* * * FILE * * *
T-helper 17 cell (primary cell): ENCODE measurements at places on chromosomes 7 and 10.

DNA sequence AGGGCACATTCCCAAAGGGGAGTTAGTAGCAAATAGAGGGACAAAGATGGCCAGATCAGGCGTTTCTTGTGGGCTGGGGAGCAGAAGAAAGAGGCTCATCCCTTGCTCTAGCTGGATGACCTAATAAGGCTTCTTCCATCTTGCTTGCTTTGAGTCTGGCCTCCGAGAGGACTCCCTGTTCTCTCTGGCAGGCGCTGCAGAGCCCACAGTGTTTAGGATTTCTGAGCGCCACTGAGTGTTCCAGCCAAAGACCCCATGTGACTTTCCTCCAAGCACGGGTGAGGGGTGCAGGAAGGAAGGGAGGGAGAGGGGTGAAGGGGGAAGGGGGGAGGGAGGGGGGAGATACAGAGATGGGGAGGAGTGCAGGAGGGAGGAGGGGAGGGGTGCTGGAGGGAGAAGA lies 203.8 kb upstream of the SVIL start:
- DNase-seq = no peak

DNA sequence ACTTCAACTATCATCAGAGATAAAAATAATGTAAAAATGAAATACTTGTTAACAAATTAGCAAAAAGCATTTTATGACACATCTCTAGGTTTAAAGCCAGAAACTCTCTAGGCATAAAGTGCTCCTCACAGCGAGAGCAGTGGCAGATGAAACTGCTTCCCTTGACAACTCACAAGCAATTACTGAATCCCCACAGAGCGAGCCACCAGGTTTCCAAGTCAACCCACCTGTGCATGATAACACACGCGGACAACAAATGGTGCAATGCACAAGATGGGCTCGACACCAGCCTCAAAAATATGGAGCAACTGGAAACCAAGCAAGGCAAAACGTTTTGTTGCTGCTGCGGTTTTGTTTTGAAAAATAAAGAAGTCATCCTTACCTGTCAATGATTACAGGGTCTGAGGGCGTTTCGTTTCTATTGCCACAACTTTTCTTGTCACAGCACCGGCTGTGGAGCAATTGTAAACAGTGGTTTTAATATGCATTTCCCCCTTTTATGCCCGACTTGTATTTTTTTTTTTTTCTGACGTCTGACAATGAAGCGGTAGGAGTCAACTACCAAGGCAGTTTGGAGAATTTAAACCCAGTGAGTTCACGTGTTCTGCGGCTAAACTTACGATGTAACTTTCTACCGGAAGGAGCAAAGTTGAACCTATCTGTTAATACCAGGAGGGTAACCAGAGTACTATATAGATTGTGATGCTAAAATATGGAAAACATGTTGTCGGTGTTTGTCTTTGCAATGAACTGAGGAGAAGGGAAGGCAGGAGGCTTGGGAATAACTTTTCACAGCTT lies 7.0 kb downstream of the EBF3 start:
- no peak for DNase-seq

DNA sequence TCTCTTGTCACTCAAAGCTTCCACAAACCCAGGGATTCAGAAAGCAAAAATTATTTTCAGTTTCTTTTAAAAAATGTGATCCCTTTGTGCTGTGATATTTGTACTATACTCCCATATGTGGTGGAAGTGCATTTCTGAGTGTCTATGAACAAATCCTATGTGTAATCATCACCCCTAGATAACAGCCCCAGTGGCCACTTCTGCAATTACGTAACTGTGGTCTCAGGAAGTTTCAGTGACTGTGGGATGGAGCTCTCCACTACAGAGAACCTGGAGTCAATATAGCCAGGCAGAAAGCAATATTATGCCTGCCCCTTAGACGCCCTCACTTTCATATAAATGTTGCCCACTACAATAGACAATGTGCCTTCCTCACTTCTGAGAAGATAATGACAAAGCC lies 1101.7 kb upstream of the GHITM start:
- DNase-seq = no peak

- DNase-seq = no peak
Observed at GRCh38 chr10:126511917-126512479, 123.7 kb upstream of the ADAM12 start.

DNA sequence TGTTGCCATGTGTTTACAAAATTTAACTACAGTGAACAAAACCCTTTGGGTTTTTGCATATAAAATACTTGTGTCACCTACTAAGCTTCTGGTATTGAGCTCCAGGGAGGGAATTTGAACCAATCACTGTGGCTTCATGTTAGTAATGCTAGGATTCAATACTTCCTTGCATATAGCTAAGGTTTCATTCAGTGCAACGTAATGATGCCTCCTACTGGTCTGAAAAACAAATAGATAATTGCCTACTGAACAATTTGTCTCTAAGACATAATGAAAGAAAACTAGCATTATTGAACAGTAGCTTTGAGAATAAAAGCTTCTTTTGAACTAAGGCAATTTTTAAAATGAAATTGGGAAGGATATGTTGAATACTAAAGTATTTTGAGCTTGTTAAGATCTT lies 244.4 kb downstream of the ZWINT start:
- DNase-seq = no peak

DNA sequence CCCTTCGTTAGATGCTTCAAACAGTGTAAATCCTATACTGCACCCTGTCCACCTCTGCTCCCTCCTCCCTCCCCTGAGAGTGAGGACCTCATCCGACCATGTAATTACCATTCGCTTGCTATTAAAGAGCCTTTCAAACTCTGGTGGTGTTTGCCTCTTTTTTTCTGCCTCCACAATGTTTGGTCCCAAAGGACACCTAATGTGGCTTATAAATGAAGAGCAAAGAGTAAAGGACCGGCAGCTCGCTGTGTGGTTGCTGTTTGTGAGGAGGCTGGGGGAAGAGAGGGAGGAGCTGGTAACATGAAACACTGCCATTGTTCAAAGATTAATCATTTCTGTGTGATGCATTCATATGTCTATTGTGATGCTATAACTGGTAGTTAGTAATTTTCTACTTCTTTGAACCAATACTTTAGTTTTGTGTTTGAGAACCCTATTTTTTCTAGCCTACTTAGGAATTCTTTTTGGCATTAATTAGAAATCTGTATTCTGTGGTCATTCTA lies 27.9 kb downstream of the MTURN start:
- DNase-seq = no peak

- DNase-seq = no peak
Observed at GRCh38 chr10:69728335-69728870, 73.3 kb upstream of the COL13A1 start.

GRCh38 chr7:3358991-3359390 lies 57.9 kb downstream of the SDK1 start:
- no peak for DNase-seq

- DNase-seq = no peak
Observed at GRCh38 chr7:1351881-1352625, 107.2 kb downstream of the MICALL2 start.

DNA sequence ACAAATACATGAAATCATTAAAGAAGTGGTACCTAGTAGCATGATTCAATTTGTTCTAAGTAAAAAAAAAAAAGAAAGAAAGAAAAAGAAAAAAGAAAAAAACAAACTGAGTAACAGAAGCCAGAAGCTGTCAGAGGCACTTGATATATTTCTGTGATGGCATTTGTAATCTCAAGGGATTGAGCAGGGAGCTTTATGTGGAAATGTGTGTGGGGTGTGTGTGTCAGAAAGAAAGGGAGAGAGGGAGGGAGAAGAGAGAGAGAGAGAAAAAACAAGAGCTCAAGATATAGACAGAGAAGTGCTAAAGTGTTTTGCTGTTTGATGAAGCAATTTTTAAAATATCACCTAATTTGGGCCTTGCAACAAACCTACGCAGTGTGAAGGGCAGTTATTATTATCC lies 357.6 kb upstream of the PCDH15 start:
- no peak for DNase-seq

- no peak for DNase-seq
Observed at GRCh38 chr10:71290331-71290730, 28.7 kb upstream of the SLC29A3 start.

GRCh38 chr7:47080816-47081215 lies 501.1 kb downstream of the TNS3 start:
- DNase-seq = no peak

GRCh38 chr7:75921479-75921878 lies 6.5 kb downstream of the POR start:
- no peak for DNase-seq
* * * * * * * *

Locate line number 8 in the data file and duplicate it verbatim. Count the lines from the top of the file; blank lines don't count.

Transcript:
- DNase-seq = no peak